It is during this period that you get to look back and if you have been carefree or on the wrong end of reproductive health, you have the opportunity to restore things With the year ending, it is time to make plans of starting screening next year as it is not too late even if you have been reluctant to do so this year Around Christmas is also the time when you bring back the topic of pregnancy if you have been postponing pregnancies due to other competing interests


The holiday season is here with us. Many of us will spend most of the coming days away from work, taking time to relax with family and friends. You may also get yourself some private moments, reflecting on how the year has unfolded and probably chart a path for the coming year.

Make sure you give your health a prominent spot when looking backwards, and planning forward. You may have done all the right things, and you are in good health, but you cannot become complacent as that would negate the health gains you made.

If you have been carefree and you are on the wrong end of reproductive health, you have a chance of redressing this.

For starters, have you kept yourself up to date with gynaecological health screening? Depending on your age, this means screening for cervical cancer, breast cancer, sexual health and other ailments.

Screening programmes save lives, and are easily accessible in both public and private healthcare facilities. It's not too late to start your screening next year if you have been reluctant to do so. Your gynaecologist will guide you on what you should be screened for, and how often.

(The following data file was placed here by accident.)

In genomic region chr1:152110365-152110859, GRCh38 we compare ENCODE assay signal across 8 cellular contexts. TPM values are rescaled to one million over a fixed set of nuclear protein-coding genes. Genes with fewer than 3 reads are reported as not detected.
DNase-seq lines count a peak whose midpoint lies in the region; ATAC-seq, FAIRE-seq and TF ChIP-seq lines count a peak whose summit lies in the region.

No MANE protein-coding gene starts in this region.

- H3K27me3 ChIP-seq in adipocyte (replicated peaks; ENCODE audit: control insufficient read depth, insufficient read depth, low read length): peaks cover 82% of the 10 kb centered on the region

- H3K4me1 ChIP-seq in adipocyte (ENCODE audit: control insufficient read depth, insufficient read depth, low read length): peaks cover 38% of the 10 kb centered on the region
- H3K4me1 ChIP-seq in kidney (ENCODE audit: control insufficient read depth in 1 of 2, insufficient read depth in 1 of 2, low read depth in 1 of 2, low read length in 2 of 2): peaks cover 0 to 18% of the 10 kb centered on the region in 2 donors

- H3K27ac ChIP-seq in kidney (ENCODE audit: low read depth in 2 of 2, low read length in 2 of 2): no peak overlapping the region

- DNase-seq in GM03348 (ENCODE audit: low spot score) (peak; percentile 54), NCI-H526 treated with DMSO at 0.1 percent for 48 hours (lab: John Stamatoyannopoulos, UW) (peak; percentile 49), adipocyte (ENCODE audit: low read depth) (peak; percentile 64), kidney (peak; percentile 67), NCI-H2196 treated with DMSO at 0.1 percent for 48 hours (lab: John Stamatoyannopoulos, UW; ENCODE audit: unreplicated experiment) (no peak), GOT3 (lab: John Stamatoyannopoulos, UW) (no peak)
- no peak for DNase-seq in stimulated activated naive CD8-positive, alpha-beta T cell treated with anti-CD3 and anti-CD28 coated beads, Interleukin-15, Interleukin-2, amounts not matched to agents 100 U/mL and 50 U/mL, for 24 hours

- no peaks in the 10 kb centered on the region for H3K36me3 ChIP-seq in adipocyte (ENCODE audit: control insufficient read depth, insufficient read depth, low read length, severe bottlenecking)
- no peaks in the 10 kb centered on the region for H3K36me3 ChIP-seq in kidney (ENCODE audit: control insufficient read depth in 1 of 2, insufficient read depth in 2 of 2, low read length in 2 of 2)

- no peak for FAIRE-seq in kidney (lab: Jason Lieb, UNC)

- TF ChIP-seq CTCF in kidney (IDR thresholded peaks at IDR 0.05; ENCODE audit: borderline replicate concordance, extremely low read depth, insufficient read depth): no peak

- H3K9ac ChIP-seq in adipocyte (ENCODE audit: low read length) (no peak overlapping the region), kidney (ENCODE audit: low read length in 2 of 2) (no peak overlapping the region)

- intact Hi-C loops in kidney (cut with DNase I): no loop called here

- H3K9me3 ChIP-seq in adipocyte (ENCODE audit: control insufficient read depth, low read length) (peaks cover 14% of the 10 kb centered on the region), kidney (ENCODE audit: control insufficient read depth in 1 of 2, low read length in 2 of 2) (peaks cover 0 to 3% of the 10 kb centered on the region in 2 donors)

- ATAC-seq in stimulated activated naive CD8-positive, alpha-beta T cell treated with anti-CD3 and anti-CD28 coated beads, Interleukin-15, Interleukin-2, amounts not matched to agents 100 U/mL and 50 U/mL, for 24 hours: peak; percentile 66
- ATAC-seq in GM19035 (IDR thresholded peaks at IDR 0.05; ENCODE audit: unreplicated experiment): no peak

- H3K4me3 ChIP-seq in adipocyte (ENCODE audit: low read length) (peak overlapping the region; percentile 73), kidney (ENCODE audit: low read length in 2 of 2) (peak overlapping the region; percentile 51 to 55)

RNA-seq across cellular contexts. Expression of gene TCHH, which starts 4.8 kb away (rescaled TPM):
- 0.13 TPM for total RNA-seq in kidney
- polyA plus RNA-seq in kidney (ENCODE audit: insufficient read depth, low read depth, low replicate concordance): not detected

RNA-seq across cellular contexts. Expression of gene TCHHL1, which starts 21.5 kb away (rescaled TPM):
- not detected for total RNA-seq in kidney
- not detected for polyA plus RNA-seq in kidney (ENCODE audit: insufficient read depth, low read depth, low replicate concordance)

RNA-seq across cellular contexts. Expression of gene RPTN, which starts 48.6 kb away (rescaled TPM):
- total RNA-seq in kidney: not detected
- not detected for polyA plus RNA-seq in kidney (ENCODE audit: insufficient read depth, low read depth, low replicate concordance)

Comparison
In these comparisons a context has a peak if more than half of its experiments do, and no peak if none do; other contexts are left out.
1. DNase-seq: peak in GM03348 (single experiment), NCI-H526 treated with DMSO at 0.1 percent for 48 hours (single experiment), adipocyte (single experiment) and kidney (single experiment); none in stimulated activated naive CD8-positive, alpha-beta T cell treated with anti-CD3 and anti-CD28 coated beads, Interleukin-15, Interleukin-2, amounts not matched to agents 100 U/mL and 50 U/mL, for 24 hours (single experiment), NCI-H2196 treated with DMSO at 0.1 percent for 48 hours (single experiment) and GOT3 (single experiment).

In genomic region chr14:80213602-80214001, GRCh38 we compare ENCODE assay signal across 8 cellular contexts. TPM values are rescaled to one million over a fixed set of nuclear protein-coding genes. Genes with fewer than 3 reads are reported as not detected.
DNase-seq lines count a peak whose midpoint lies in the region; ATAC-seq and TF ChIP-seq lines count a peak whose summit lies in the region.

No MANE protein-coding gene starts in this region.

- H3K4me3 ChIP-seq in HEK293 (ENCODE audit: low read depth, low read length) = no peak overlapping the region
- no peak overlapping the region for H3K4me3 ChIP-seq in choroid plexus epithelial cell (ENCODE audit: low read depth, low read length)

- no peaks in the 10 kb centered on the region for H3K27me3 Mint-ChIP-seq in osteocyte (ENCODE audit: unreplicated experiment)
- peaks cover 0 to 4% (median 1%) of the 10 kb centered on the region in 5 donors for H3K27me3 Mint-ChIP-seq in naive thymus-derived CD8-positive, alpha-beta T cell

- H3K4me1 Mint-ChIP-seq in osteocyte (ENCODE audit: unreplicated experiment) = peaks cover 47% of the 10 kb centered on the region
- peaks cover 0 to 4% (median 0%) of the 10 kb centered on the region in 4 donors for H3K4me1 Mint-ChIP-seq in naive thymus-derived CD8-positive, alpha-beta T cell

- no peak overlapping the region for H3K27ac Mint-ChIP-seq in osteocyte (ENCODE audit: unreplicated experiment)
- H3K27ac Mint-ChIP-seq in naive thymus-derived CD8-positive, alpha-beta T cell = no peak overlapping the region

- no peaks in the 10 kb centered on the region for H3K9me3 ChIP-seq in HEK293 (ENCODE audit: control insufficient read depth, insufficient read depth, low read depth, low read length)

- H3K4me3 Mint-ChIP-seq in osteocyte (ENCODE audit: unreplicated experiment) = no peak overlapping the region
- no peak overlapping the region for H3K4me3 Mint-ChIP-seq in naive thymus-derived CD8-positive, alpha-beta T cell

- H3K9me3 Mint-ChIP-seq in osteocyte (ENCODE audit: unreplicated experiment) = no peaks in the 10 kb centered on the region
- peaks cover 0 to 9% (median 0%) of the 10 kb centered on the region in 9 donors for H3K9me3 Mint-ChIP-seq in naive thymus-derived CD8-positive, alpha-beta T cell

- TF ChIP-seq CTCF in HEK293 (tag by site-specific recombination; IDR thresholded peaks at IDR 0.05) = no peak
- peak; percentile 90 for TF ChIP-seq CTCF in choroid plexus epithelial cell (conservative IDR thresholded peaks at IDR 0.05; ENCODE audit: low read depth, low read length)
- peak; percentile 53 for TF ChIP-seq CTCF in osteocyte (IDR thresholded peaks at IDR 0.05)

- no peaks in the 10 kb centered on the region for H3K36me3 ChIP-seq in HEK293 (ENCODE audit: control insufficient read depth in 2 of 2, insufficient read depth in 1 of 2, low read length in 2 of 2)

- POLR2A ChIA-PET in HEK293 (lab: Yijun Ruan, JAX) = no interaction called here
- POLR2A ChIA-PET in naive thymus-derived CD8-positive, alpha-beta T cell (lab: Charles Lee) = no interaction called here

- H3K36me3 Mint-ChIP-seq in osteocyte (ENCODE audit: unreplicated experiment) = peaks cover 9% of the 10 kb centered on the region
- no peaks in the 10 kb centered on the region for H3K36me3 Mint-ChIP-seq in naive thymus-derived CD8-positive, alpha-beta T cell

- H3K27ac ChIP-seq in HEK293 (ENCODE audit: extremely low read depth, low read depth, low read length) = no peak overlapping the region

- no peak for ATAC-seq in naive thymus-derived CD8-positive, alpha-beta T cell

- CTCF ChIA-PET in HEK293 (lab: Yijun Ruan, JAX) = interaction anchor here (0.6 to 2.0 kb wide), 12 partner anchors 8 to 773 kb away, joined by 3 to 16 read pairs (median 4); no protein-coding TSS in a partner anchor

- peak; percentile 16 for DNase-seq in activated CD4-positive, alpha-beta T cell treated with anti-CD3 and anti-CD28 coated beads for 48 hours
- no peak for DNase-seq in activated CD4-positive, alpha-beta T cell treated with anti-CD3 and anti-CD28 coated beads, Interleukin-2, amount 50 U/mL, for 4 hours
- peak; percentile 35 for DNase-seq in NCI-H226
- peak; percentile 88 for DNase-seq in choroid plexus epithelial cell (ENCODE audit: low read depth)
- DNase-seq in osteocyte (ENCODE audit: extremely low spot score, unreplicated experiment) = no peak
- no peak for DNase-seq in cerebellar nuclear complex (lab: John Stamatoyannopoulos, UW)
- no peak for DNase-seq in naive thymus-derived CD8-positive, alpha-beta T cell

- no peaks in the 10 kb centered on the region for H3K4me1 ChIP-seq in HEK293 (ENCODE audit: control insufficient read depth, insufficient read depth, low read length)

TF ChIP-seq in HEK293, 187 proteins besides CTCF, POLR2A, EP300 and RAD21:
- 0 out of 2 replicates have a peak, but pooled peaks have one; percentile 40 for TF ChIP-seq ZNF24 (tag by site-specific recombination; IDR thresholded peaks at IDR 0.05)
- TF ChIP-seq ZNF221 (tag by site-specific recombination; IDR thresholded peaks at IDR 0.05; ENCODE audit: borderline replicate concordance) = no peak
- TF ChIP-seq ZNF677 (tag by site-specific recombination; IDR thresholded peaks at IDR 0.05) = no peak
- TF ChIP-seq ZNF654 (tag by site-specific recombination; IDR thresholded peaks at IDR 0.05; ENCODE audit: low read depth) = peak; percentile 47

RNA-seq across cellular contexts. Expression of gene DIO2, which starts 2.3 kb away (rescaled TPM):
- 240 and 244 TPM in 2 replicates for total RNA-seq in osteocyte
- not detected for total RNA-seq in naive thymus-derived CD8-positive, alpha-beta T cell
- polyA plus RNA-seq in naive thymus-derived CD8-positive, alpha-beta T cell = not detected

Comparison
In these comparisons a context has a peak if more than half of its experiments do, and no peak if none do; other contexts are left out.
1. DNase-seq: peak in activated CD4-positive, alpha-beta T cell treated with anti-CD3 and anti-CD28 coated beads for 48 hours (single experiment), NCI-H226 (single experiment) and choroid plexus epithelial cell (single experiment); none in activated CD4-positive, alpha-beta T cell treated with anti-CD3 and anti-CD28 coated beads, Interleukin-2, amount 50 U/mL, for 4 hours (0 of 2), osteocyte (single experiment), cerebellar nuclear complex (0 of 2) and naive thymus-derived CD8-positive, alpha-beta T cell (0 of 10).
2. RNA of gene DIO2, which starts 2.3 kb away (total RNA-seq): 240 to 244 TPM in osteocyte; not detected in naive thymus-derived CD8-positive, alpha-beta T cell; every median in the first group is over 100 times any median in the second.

What about your reproductive health plans? If you already have children, this is not really an issue for you. All you need is effective contraception to help you avoid any unwanted pregnancies.

If you have been postponing pregnancies due to other competing interests, you should bring this back into the equation.

Beware of the inevitable biological clock as the potential to reproduce begins to decline sharply in the mid-thirties and the process is irreversible, even with modern reproductive technologies.

The older you get, the more complications you might suffer in pregnancy. So find a way of fitting in your pregnancies with other commitments, or get your eggs frozen as a back-up.

Reproductive health cannot be separated from your general health. You must keep your weight in check, both by physical activities and watching what you eat.

Overweight women have poorer reproductive performances, and are more predisposed to gynaecological diseases that include cancer.

Toxic habits like smoking and excessive drinking are not just risk factors for cardiac and metabolic diseases, they also impact on your reproductive health. Keep yourself in a state of good general health.

So sit back and enjoy yourself over Christmas and New Year. Don't just take stock of your economic and career achievements. Review your prevailing health status as well. And when putting together ambitious goals for next year, do not forget reproductive health goals. Optimal health will facilitate the achievement of all your other endeavours.

— Dr Alfred Murage is a consultant obstetrician and gynaecologist